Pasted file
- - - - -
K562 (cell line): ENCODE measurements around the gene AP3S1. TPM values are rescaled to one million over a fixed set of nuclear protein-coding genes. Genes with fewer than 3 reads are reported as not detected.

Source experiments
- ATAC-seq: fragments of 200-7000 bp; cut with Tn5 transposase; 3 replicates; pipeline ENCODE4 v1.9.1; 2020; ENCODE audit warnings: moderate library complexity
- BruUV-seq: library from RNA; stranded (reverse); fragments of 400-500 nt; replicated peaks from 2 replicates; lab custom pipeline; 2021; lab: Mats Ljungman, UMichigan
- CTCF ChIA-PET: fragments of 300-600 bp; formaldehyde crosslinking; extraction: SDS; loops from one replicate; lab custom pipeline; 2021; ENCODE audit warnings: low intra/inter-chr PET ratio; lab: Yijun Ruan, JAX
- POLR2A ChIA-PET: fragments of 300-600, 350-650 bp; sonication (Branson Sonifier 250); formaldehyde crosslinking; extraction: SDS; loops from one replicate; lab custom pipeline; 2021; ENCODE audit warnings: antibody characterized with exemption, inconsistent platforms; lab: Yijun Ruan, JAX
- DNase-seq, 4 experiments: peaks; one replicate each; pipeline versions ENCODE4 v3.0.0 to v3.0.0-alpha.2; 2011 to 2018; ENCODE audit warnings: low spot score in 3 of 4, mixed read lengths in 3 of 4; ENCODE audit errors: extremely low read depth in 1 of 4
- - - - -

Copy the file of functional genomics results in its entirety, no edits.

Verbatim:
K562 (cell line): ENCODE measurements around the gene AP3S1. TPM values are rescaled to one million over a fixed set of nuclear protein-coding genes. Genes with fewer than 3 reads are reported as not detected.

Source experiments
- ATAC-seq: fragments of 200-7000 bp; cut with Tn5 transposase; 3 replicates; pipeline ENCODE4 v1.9.1; 2020; ENCODE audit warnings: moderate library complexity
- BruUV-seq: library from RNA; stranded (reverse); fragments of 400-500 nt; replicated peaks from 2 replicates; lab custom pipeline; 2021; lab: Mats Ljungman, UMichigan
- CTCF ChIA-PET: fragments of 300-600 bp; formaldehyde crosslinking; extraction: SDS; loops from one replicate; lab custom pipeline; 2021; ENCODE audit warnings: low intra/inter-chr PET ratio; lab: Yijun Ruan, JAX
- POLR2A ChIA-PET: fragments of 300-600, 350-650 bp; sonication (Branson Sonifier 250); formaldehyde crosslinking; extraction: SDS; loops from one replicate; lab custom pipeline; 2021; ENCODE audit warnings: antibody characterized with exemption, inconsistent platforms; lab: Yijun Ruan, JAX
- DNase-seq, 4 experiments: peaks; one replicate each; pipeline versions ENCODE4 v3.0.0 to v3.0.0-alpha.2; 2011 to 2018; ENCODE audit warnings: low spot score in 3 of 4, mixed read lengths in 3 of 4; ENCODE audit errors: extremely low read depth in 1 of 4